# Prologue

- Page ID
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Two dramatically different philosophical approaches to science were developed in the field of classical mechanics during the 17\(^{th}\) - 18\(^{th}\) centuries. This time period coincided with the Age of Enlightenment in Europeduring which remarkable intellectual and philosophical developments occurred. This was a time when both

philosophical and causal arguments were equally acceptable in science, in contrast with current convention where there appears to be tacit agreement to discourage use of philosophical arguments in science.

%% underconstruction %% Figure 1: Vectorial and variational representation of Snell’s Law for refraction of light.

\(\color{MidnightBlue}\textbf{Snell’s Law}\): The genesis of two contrasting philosophical approaches to science relates back to early studies of the reflection and refraction of light. The velocity of light in a medium of refractive index \(\textit{n}\) equals \(\mathit{v = \frac{c}{n} }\). Thus a light beam incident at an angle \( \theta_1 \) to the normal of a plane interface between medium 1 and medium 2 is refracted at an angle \( \theta_2 \) in medium 2 where the angles are related by Snell’s Law.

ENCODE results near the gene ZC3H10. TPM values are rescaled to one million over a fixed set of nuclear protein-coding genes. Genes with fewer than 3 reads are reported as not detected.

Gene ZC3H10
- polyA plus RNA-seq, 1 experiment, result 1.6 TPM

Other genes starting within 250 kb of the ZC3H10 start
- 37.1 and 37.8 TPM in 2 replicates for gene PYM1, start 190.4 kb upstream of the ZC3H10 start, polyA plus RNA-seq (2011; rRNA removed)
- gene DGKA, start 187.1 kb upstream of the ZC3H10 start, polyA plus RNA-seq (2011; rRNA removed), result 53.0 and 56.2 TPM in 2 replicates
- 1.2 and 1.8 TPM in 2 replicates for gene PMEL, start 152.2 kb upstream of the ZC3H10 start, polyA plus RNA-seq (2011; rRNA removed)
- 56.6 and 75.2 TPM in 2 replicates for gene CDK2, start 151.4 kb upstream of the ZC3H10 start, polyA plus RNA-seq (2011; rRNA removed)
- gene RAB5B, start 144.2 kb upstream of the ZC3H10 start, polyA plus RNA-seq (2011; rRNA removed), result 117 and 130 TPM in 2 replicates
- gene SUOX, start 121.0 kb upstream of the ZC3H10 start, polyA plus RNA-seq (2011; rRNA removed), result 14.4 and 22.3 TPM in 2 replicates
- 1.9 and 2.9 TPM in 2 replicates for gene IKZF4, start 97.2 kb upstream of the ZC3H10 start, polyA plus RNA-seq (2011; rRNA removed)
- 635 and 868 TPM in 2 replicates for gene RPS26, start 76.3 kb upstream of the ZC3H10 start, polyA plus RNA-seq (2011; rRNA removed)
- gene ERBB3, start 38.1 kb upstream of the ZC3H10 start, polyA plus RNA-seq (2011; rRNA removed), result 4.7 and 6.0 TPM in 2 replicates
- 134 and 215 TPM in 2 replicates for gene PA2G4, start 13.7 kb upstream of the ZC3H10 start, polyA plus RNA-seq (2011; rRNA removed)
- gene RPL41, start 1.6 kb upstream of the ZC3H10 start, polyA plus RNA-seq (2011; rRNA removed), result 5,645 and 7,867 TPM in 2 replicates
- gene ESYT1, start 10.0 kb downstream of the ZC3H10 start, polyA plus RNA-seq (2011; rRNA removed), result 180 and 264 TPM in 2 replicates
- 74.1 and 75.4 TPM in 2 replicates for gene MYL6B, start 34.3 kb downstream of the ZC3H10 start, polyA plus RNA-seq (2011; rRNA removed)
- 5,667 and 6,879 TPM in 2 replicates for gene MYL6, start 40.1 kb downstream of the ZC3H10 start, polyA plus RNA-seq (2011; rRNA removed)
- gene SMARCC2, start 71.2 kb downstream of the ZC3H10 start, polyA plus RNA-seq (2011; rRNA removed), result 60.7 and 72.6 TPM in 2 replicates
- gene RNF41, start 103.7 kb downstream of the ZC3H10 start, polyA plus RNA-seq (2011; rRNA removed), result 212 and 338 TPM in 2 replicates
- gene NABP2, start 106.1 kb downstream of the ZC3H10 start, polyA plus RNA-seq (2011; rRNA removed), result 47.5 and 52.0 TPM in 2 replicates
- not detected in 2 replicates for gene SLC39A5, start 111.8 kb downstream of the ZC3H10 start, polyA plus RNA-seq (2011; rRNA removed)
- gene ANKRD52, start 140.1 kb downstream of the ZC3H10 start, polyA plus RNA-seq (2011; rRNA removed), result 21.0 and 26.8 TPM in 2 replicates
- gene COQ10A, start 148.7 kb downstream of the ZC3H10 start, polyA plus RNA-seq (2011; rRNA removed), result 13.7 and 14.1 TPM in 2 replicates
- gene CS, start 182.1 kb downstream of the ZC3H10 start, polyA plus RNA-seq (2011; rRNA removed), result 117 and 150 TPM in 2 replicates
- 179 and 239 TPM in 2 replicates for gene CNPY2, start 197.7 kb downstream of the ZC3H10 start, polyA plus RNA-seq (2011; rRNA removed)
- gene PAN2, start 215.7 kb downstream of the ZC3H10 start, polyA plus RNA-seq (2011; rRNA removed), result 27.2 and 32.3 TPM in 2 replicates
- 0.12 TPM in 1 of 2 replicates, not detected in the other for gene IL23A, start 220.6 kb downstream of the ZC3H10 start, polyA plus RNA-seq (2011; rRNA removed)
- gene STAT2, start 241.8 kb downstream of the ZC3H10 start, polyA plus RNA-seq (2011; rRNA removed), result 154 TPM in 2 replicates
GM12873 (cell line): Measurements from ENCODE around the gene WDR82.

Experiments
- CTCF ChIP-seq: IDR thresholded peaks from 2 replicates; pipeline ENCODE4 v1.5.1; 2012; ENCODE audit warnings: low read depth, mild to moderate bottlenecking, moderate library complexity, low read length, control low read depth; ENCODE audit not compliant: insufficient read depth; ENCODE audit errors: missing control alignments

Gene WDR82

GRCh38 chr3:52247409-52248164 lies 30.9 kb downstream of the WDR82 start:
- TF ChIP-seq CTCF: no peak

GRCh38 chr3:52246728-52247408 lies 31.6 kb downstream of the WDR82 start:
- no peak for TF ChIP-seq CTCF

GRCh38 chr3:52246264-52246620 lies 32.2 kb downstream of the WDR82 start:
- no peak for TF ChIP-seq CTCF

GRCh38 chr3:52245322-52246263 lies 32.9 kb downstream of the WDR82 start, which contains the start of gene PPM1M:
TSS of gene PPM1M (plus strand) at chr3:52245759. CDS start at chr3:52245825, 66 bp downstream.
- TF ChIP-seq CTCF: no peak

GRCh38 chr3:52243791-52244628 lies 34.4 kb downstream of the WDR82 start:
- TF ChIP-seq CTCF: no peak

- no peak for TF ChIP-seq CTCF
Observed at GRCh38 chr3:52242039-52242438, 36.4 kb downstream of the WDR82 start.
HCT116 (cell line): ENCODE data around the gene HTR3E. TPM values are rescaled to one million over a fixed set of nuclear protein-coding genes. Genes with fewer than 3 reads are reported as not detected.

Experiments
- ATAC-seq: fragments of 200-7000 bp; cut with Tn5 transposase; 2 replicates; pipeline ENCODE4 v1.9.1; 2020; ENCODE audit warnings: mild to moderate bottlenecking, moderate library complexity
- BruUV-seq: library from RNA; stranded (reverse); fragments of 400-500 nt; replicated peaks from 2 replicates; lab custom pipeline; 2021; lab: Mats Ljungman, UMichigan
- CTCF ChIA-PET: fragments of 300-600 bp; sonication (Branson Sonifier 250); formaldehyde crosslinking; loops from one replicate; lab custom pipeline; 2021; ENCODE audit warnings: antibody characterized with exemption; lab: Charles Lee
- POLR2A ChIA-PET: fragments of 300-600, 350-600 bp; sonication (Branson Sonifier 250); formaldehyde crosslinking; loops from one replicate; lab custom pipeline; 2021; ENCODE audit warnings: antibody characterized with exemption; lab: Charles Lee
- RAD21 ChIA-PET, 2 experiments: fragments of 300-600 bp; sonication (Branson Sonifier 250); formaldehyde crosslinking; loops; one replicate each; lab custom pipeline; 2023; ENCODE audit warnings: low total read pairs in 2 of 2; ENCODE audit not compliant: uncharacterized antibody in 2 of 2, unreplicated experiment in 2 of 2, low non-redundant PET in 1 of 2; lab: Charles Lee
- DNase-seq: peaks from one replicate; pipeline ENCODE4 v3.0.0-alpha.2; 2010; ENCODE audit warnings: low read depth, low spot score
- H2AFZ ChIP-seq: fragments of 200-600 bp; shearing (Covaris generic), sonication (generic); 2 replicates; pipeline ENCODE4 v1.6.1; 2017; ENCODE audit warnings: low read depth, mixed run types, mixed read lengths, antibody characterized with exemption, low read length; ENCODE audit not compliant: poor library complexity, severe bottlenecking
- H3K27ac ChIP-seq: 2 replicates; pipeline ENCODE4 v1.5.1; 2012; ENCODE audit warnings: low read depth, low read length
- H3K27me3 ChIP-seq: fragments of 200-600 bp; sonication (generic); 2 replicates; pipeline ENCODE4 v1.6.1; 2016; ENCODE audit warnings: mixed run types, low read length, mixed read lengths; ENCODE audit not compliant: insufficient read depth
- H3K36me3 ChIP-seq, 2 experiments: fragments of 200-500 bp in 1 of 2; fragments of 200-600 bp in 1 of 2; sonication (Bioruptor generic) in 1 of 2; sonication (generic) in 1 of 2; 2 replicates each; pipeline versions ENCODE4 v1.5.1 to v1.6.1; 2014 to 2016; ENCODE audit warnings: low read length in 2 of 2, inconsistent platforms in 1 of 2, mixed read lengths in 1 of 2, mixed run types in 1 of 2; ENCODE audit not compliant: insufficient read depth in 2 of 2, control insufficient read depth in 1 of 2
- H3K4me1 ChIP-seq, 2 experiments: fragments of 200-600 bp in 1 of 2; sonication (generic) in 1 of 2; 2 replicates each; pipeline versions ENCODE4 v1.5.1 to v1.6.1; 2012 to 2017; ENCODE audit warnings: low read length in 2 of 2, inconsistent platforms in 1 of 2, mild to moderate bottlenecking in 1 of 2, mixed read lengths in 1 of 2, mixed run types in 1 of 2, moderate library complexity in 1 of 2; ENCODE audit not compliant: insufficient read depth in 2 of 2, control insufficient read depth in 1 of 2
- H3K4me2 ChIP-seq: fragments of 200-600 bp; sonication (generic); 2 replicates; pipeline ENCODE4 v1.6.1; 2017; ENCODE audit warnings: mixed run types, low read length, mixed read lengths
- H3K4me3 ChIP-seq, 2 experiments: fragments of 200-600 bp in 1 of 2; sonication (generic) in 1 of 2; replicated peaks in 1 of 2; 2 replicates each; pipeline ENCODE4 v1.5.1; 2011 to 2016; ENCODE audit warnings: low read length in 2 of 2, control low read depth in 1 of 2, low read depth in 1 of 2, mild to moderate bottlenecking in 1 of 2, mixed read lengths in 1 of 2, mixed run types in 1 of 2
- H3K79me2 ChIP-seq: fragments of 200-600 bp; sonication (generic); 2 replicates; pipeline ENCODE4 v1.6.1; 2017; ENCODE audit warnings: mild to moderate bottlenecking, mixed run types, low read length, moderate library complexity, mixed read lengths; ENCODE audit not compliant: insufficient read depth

\begin{equation}\label{eq:Snell's Law}\tag{Snell's Law}

\frac{sin \theta_1}{sin \theta_2} = \frac{v_1}{v_2} = \frac{n_2}{n_1}

\end{equation}

Ibn Sahl of Bagdad (984) first described the refraction of light, while Snell (1621) derived his law mathematically. Both of these scientists used the "vectorial approach" where the light velocity \( \mathit{v} \) is considered to be a vector pointing in the direction of propagation.

\(\color{MidnightBlue}\mathbf{Fermat’s \ Principle:}\) Fermat’s principle of least time (1657), which is based on the work of Hero of Alexandria (∼ 60) and Ibn al-Haytham (1021), states that "light travels between two given points along the path of shortest time," where the transit time \( \tau \)of a light beam between two locations \(\mathit{v}\) and \(\mathit{B}\) in a medium with position-dependent refractive index \(\mathit{n(s)}\) given by

\begin{equation}

\tag{Fermat's Principle}

\mathrm{\tau=\int_{t_A}^{t_B}dt=\frac{1}{c}\int_A^Bn(s)}

\label{eq:Fermat's Principle}

\end{equation}